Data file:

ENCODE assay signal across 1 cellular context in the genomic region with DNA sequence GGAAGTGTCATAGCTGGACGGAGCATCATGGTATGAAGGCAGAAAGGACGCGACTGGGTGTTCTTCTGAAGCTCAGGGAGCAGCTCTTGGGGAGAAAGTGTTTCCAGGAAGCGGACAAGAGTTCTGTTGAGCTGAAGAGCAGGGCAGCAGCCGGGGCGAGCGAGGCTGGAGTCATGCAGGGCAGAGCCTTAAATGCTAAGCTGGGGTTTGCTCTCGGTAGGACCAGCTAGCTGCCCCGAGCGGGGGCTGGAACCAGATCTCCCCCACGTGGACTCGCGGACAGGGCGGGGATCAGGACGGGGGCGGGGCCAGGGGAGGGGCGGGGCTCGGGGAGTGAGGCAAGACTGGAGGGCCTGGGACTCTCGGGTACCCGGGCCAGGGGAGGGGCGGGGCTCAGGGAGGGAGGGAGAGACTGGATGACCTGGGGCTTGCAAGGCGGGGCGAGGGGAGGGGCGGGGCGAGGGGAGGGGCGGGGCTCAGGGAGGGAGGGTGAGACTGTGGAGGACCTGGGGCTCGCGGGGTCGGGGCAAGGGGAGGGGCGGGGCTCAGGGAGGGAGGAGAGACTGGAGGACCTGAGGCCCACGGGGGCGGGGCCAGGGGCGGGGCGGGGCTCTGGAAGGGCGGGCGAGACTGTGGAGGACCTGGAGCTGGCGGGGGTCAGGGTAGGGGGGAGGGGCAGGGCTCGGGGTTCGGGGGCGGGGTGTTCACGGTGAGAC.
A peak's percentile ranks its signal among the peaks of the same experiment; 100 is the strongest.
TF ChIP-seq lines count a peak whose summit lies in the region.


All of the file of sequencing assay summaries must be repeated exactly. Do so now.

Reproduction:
ENCODE assay signal across 1 cellular context in the genomic region with DNA sequence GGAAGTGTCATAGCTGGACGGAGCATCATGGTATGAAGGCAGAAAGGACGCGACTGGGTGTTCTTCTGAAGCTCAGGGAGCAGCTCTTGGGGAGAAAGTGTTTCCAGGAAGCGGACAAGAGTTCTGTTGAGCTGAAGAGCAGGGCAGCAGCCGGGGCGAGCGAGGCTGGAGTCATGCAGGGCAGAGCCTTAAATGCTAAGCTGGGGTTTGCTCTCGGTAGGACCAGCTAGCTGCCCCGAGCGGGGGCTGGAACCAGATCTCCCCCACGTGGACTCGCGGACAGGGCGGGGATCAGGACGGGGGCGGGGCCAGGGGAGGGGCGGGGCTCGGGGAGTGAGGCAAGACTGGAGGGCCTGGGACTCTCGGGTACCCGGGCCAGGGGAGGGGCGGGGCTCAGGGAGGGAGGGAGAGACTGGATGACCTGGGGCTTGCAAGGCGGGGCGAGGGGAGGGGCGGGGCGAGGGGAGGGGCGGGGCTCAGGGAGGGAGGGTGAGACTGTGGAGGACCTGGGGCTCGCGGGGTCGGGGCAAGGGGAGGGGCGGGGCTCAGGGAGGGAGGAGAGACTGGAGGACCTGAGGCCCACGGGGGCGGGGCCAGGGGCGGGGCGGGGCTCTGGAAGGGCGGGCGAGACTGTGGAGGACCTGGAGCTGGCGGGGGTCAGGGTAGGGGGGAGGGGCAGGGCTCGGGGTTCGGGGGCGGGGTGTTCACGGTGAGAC.
A peak's percentile ranks its signal among the peaks of the same experiment; 100 is the strongest.
TF ChIP-seq lines count a peak whose summit lies in the region.